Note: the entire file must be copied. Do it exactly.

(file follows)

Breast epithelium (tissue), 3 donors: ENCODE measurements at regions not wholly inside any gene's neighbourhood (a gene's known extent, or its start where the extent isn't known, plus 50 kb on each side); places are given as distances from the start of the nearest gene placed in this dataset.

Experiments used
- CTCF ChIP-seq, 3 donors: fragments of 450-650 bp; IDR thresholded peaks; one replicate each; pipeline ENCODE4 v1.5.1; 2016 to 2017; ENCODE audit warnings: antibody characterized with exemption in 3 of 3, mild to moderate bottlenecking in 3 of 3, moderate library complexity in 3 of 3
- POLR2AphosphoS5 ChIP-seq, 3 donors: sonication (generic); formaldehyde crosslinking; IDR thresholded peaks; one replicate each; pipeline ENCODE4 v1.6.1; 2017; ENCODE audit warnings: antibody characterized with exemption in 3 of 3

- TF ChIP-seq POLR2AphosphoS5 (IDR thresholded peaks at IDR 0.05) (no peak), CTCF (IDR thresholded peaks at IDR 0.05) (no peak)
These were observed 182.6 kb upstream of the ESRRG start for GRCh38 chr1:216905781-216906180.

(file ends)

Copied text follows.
Breast epithelium (tissue), 3 donors: ENCODE measurements at regions not wholly inside any gene's neighbourhood (a gene's known extent, or its start where the extent isn't known, plus 50 kb on each side); places are given as distances from the start of the nearest gene placed in this dataset.

Experiments used
- CTCF ChIP-seq, 3 donors: fragments of 450-650 bp; IDR thresholded peaks; one replicate each; pipeline ENCODE4 v1.5.1; 2016 to 2017; ENCODE audit warnings: antibody characterized with exemption in 3 of 3, mild to moderate bottlenecking in 3 of 3, moderate library complexity in 3 of 3
- POLR2AphosphoS5 ChIP-seq, 3 donors: sonication (generic); formaldehyde crosslinking; IDR thresholded peaks; one replicate each; pipeline ENCODE4 v1.6.1; 2017; ENCODE audit warnings: antibody characterized with exemption in 3 of 3

- TF ChIP-seq POLR2AphosphoS5 (IDR thresholded peaks at IDR 0.05) (no peak), CTCF (IDR thresholded peaks at IDR 0.05) (no peak)
These were observed 182.6 kb upstream of the ESRRG start for GRCh38 chr1:216905781-216906180.